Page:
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Investing in Childcare for Women's Economic Empowerment (English)

Two thirds of sub-Saharan Africa’s citizens depend on agriculture for their livelihoods. Women make up a large part of the agricultural workforce: in the Democratic Republic of the Congo (DRC), over 80 percent of women work in farming compared to 60 percent of men. However, women face a variety of constraints which limit the time they can devote to working or supervising farm labor and reduce the productivity of their plots. Increasing women’s agricultural productivity has the potential not only to improve their own economic status, but also to enhance economic growth and food security in their communities. The Gender Innovation Lab (GIL) used a combination of consultations in the field, desk research, and primary data collection to understand the patterns of time allocation in rural households in Western DRC, and to assess the factors to consider when designing effective interventions aimed at increasing women’s agricultural productivity.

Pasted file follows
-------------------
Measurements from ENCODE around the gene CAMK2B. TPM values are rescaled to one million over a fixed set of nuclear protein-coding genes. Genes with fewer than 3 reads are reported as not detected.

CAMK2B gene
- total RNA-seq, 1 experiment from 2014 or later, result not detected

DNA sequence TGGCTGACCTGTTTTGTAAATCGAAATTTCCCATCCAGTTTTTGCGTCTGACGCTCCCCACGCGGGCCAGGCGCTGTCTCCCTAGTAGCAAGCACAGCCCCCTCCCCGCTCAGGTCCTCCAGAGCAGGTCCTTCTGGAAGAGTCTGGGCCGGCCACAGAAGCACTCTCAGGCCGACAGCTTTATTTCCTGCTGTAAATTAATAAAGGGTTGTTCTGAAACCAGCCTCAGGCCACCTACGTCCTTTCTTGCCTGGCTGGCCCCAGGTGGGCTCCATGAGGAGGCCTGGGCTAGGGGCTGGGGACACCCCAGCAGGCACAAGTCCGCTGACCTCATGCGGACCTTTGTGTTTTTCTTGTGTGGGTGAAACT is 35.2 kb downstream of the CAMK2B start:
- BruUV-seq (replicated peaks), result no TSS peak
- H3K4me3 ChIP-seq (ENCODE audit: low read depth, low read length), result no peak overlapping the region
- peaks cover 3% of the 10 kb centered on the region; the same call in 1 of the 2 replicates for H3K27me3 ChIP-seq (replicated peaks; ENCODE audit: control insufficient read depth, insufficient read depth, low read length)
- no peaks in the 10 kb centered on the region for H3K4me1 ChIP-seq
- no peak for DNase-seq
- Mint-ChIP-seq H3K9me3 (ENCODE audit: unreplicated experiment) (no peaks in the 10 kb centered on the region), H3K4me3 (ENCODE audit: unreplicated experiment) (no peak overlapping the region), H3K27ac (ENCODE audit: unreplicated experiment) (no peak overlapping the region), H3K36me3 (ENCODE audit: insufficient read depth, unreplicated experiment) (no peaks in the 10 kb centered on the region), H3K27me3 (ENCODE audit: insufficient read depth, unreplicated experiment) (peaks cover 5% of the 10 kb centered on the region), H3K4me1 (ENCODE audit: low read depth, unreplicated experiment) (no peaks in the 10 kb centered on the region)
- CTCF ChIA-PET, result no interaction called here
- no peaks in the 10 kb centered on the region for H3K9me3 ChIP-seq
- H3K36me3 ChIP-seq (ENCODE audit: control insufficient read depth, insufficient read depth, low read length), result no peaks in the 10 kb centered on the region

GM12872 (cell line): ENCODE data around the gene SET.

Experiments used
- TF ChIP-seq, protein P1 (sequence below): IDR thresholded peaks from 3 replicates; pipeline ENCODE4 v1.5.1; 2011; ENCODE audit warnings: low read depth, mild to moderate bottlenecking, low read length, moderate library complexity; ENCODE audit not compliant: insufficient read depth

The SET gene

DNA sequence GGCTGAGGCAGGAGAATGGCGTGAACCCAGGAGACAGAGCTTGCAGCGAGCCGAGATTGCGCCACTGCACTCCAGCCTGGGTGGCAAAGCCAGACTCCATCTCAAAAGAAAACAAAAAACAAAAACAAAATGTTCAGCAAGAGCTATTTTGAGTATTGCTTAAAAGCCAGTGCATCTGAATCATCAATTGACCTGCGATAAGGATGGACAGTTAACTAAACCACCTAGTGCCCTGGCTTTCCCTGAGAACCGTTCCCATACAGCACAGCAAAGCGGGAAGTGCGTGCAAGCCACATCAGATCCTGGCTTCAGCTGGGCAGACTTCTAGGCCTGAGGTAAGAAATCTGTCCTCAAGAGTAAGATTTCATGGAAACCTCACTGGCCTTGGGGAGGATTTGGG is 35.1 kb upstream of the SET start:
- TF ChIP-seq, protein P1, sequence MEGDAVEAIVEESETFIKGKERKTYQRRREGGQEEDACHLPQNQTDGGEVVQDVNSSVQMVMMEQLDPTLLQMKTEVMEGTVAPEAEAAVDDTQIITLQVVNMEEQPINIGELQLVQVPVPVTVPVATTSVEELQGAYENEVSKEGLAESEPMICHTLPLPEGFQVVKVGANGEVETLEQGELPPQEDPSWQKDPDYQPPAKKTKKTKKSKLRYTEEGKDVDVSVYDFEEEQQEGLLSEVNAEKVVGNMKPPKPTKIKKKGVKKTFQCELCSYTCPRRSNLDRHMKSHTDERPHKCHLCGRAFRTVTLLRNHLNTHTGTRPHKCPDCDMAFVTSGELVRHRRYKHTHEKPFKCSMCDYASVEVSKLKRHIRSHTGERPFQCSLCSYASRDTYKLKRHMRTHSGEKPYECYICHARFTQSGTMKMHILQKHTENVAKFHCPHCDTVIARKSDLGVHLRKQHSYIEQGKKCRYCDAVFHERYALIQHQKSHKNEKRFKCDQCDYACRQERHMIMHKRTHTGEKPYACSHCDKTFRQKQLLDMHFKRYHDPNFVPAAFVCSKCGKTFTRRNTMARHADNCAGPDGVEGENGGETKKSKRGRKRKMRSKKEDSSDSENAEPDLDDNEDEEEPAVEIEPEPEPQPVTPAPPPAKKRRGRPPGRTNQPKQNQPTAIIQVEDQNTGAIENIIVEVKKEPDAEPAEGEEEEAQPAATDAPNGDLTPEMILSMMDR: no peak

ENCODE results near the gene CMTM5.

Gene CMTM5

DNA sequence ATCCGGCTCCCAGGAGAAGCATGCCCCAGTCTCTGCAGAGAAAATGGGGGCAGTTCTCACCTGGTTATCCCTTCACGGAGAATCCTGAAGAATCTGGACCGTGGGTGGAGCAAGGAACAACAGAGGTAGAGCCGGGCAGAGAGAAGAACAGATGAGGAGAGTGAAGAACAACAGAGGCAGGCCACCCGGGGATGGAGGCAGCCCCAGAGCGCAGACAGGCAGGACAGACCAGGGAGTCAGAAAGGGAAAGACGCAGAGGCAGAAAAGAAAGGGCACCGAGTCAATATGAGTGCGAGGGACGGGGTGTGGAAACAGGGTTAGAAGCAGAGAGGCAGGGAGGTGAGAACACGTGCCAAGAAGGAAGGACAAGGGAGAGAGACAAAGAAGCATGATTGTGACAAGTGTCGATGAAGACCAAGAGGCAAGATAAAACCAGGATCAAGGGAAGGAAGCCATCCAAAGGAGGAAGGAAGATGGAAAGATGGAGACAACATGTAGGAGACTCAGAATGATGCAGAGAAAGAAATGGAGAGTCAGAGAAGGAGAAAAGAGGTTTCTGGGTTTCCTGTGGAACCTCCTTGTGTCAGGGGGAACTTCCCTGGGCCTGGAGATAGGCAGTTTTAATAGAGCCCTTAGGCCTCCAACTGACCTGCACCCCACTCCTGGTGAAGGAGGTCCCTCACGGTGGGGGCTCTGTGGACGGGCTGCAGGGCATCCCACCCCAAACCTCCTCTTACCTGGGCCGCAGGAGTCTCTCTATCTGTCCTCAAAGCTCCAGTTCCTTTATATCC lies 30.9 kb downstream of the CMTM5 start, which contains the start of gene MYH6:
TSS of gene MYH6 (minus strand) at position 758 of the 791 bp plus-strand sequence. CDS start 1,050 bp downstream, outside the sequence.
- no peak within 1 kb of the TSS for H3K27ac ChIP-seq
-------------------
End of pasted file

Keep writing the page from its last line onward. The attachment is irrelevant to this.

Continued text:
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Citation

Donald,Aletheia Amalia Campos,Francisco Moraes Leitao Vaillant,Julia Cucagna,Maria Emilia

Investing in Childcare for Women's Economic Empowerment (English). Gender Innovation Lab Policy Brief,no. 27. Washington, D.C. : World Bank Group. http://documents.worldbank.org/curated/en/325461534271550919/Investing-in-Childcare-for-Womens-Economic-Empowerment